Uralkali to spend $1.64 bn in share buyback drive

In 2012 due to delays in signing contracts with Chinese and Indian partners, Uralkali reduced its production by 16 percent, down to 9.1 million tonnes of potash. Source: Denis Vyshinsky / Kommersant

In 2012 due to delays in signing contracts with Chinese and Indian partners, Uralkali reduced its production by 16 percent, down to 9.1 million tonnes of potash. Source: Denis Vyshinsky / Kommersant

In a single week in mid-April, the potash fertilizer company spent $141 million as part of its share buyback programme, in an attempt to prevent investor panic over its plans to cut production in 2013.

Between April 15 and 19, Russian potash fertilizer giant Uralkali bought 0.65 per cent of its stock on the market, having paid $141 million for it. Most of the stock, 0.54 percent, was bought in shares rather than GDRs. “Share buyback is a way of bringing money back to shareholders. When creating value through diversification or M&A is impossible, as is the case with us, money should return to shareholders,” Uralkali CEO Vladislav Baumgertner said in an interview with Vedomosti.

This is the largest share buyback amount since the company launched the programme in November 2012. The maximum that Uralkali plans to spend on buying back its shares is $1.64 billion. The company has already bought back $228-million worth of shares. The bulk of that amount fell on April, when the company was buying back shares every week. The average price is about $36.7 per GDR and $7.3-7.4 per share. On the Moscow exchange, between April 1 and 12, Uralkali shares dropped by 1.5 per cent, but just last week rose by 3.45 per cent. On the London exchange, between April 2 and 12, Uralkali GDRs lost 2.16 per cent but gained 3.41 per cent between April 15 and 19.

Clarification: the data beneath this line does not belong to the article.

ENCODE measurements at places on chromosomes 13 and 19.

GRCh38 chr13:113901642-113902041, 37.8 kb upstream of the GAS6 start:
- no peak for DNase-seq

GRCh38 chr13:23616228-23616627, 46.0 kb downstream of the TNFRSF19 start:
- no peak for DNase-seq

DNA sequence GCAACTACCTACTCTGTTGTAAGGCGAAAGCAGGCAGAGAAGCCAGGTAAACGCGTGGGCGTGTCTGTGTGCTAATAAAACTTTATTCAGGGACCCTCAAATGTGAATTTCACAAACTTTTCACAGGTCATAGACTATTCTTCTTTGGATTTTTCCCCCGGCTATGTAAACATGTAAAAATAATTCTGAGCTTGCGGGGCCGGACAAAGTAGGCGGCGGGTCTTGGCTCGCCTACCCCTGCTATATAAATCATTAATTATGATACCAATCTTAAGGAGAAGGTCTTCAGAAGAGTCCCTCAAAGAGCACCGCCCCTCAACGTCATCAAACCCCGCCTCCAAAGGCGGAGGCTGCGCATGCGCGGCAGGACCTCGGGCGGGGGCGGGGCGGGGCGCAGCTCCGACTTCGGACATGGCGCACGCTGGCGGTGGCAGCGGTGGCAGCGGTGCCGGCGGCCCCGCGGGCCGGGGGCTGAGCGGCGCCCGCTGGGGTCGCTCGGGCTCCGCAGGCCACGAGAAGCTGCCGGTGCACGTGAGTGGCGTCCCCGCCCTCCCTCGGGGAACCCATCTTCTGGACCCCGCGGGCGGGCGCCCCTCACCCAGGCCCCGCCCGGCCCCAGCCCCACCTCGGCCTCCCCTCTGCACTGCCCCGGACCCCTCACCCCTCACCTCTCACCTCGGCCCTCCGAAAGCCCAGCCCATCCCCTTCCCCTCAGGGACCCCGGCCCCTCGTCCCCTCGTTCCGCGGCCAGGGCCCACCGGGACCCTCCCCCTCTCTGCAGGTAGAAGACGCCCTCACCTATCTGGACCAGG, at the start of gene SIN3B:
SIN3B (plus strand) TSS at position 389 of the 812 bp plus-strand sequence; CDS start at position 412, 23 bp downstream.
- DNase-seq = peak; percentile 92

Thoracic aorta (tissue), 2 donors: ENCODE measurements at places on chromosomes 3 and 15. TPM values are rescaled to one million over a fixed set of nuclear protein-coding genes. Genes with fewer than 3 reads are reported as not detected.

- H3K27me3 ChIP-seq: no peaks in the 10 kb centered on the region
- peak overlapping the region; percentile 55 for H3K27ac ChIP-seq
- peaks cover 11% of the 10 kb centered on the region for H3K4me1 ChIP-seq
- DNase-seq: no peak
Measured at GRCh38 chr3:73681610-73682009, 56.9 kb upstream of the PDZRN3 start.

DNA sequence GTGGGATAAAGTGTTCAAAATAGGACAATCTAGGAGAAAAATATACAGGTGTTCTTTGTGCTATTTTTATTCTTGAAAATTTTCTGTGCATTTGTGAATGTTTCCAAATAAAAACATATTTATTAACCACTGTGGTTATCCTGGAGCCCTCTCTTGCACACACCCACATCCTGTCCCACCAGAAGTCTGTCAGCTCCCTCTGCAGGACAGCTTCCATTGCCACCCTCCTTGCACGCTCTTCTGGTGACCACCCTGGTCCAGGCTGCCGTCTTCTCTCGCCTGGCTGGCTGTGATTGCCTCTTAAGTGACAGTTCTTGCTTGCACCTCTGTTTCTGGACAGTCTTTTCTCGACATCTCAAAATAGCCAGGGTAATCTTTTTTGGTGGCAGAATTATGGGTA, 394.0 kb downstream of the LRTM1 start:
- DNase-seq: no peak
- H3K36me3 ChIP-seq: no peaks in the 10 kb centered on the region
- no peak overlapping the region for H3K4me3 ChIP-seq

The stock is being bought by an Uralkali entity, Enterpro Sеrvices Limited. Baumgertner stressed that majority shareholders were not involved in the buyback.

A dent in the Uralkali share price in April is understandable. On April 10, the company released its financial statements for 2012. The results were not bad but at a conference call the company's managers reduced their 2013 production forecast by 10-11 per cent down to 9.5-9.7 million tonnes, VTB Capital analyst Elena Sakhnova said. Furthermore, in 2012 due to delays in signing contracts with Chinese and Indian partners, Uralkali reduced its production by 16 percent, down to 9.1 million tonnes of potash. Some investors, driven by that news as well as by falling grain and oil prices, began selling, Sakhnova said. She expects the situation on the agricultural market to improve in the second half of the year, after the corn crop forecast has been published.

First published in Russian in Vedomosti.

All rights reserved by Rossiyskaya Gazeta.

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